DAY OF THE OPRICHNIK PDF

The narrative is set in the near future, when the Tsardom of Russia has been restored, and follows a government henchman, an oprichnik , through a day of grotesque events. Sorokin in one of the later interviews [1] confessed that he did not anticipate his novel to come true, even in some subtle details, but rather wrote this book as a warning and "mystical precaution" against the state of events described in the storyline. But whereas Solzhenitsyn's masterpiece unintentionally demonstrated the deep impact that Soviet tropes had on its author, Sorokin's comic turn deliberately shows how Soviet and even Old Muscovy mentalities persist. From Wikipedia, the free encyclopedia. Day of the Oprichnik First edition.

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To improve your visit to our site, take a minute and upgrade your browser. Nothing confirms its greatness more thoroughly than a capacity for pain, with the renowned ability to drink serving as a sort of corollary to this spiritual resilience. To suffocate for decades under the Marxist-Leninist aegis, to grow potatoes in empty urban lots during the disastrous democratization of the Yeltsin years, to watch Putin reclaim the power and the wealth of a czar—these are tragedies, for sure, but they are also nails on a cross to which Holy Russia all too willingly affixes itself.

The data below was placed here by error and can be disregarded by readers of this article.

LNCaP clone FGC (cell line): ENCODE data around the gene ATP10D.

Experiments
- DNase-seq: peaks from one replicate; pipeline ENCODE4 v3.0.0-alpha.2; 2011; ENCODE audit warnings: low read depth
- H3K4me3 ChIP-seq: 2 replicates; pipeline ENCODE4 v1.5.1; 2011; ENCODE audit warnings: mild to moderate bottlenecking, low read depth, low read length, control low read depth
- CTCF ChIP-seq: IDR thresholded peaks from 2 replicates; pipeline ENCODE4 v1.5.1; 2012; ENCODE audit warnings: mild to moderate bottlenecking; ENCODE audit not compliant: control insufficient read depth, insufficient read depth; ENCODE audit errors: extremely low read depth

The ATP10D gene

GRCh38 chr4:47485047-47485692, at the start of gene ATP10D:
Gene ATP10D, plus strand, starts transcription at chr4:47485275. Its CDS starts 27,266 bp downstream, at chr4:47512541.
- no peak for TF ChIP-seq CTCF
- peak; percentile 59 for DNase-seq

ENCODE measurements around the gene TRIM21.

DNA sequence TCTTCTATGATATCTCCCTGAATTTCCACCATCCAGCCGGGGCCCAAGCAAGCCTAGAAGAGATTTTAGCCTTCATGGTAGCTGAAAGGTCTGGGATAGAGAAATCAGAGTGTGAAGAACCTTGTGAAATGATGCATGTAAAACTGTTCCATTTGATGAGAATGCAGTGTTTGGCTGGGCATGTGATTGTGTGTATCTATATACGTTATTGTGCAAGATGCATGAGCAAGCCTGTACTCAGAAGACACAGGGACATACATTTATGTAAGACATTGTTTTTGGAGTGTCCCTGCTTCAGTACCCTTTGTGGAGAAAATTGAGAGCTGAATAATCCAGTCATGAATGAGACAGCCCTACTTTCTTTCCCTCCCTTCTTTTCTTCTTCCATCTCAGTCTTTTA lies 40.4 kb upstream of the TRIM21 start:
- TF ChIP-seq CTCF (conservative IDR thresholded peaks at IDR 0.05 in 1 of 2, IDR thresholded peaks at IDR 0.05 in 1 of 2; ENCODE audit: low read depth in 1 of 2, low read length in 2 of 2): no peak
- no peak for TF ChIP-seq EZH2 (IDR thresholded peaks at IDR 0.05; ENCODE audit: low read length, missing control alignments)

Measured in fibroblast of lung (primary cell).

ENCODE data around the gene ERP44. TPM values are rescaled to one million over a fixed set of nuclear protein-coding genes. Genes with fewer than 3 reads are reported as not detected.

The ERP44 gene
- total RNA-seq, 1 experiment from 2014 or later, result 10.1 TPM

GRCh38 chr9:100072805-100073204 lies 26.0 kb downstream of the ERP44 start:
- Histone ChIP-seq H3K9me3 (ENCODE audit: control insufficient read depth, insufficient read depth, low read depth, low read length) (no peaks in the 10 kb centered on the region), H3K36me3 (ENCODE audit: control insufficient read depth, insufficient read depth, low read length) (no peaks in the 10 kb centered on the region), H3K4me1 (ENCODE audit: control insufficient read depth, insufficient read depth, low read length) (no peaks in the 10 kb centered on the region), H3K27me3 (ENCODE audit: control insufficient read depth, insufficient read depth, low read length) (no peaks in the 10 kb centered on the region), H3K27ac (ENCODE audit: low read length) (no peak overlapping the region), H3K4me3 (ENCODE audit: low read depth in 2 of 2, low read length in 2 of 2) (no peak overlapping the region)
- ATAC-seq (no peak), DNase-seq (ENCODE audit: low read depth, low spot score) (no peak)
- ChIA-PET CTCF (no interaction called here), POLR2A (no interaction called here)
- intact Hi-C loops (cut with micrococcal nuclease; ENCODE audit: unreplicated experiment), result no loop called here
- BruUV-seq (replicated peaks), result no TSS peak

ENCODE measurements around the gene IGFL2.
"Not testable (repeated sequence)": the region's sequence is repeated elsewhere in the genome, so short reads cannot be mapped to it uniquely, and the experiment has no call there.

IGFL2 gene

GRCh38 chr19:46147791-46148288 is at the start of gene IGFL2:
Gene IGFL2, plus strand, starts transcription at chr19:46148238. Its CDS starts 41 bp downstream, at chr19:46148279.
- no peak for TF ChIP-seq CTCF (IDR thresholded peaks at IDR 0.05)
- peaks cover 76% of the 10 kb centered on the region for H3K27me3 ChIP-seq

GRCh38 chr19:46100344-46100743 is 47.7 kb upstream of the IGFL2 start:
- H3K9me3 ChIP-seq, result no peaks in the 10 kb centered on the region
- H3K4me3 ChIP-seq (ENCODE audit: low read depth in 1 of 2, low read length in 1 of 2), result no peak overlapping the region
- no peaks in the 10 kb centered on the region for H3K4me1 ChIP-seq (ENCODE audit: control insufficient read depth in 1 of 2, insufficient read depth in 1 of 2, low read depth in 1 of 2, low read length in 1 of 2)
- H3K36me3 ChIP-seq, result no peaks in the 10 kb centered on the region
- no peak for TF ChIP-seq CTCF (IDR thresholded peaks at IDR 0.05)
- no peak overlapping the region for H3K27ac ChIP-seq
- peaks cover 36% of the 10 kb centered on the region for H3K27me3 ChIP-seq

Gogol, Bulgakov, Akhmatova, Pasternak, and just about the entire sanguinary twentieth century: literature has functioned in Russian society as a clarion call to wean the people off their collective crucifixion, to remind them that they needlessly resign themselves to leaders who murder and pillage for the higher good of all, that to be Russian and miserable need not be synonymous. It is for this reason that the Russian tyrant has never craved anything so much as to retaliate for spent ink with spilled blood.